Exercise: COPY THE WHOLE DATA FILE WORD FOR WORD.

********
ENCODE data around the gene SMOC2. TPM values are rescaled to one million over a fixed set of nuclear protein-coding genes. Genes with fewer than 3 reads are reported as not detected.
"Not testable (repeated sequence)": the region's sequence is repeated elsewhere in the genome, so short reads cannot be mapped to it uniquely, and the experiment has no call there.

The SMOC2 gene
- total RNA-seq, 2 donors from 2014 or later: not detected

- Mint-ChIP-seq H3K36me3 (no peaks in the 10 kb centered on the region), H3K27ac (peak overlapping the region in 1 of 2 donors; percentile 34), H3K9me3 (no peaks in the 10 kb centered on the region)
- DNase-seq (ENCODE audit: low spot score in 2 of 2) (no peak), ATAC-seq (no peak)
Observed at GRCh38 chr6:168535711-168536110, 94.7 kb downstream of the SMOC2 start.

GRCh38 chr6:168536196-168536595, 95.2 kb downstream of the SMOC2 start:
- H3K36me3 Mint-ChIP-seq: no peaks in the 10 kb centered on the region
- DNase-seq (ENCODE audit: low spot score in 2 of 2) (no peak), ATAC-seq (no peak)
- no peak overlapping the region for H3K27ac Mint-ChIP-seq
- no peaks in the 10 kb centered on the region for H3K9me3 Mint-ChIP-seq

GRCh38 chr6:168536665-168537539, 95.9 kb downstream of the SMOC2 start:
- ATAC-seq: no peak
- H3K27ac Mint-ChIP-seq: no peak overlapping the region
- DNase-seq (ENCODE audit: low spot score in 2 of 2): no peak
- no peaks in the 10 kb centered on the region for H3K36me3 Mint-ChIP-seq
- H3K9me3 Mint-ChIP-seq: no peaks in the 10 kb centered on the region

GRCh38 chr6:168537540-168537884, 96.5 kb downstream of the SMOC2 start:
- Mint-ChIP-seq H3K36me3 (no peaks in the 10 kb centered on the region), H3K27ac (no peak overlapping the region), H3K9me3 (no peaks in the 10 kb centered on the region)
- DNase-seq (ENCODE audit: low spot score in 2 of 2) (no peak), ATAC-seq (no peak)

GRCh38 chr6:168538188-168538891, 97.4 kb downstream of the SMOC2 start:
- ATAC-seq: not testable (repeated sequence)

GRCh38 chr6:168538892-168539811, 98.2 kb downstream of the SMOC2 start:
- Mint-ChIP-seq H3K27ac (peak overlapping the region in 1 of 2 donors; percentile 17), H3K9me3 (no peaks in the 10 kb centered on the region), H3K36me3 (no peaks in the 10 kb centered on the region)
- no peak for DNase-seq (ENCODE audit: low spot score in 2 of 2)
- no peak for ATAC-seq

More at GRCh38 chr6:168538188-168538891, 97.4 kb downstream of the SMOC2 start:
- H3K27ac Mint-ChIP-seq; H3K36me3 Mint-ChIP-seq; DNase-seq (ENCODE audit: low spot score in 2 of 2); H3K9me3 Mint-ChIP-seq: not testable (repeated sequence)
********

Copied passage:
ENCODE data around the gene SMOC2. TPM values are rescaled to one million over a fixed set of nuclear protein-coding genes. Genes with fewer than 3 reads are reported as not detected.
"Not testable (repeated sequence)": the region's sequence is repeated elsewhere in the genome, so short reads cannot be mapped to it uniquely, and the experiment has no call there.

The SMOC2 gene
- total RNA-seq, 2 donors from 2014 or later: not detected

- Mint-ChIP-seq H3K36me3 (no peaks in the 10 kb centered on the region), H3K27ac (peak overlapping the region in 1 of 2 donors; percentile 34), H3K9me3 (no peaks in the 10 kb centered on the region)
- DNase-seq (ENCODE audit: low spot score in 2 of 2) (no peak), ATAC-seq (no peak)
Observed at GRCh38 chr6:168535711-168536110, 94.7 kb downstream of the SMOC2 start.

GRCh38 chr6:168536196-168536595, 95.2 kb downstream of the SMOC2 start:
- H3K36me3 Mint-ChIP-seq: no peaks in the 10 kb centered on the region
- DNase-seq (ENCODE audit: low spot score in 2 of 2) (no peak), ATAC-seq (no peak)
- no peak overlapping the region for H3K27ac Mint-ChIP-seq
- no peaks in the 10 kb centered on the region for H3K9me3 Mint-ChIP-seq

GRCh38 chr6:168536665-168537539, 95.9 kb downstream of the SMOC2 start:
- ATAC-seq: no peak
- H3K27ac Mint-ChIP-seq: no peak overlapping the region
- DNase-seq (ENCODE audit: low spot score in 2 of 2): no peak
- no peaks in the 10 kb centered on the region for H3K36me3 Mint-ChIP-seq
- H3K9me3 Mint-ChIP-seq: no peaks in the 10 kb centered on the region

GRCh38 chr6:168537540-168537884, 96.5 kb downstream of the SMOC2 start:
- Mint-ChIP-seq H3K36me3 (no peaks in the 10 kb centered on the region), H3K27ac (no peak overlapping the region), H3K9me3 (no peaks in the 10 kb centered on the region)
- DNase-seq (ENCODE audit: low spot score in 2 of 2) (no peak), ATAC-seq (no peak)

GRCh38 chr6:168538188-168538891, 97.4 kb downstream of the SMOC2 start:
- ATAC-seq: not testable (repeated sequence)

GRCh38 chr6:168538892-168539811, 98.2 kb downstream of the SMOC2 start:
- Mint-ChIP-seq H3K27ac (peak overlapping the region in 1 of 2 donors; percentile 17), H3K9me3 (no peaks in the 10 kb centered on the region), H3K36me3 (no peaks in the 10 kb centered on the region)
- no peak for DNase-seq (ENCODE audit: low spot score in 2 of 2)
- no peak for ATAC-seq

More at GRCh38 chr6:168538188-168538891, 97.4 kb downstream of the SMOC2 start:
- H3K27ac Mint-ChIP-seq; H3K36me3 Mint-ChIP-seq; DNase-seq (ENCODE audit: low spot score in 2 of 2); H3K9me3 Mint-ChIP-seq: not testable (repeated sequence)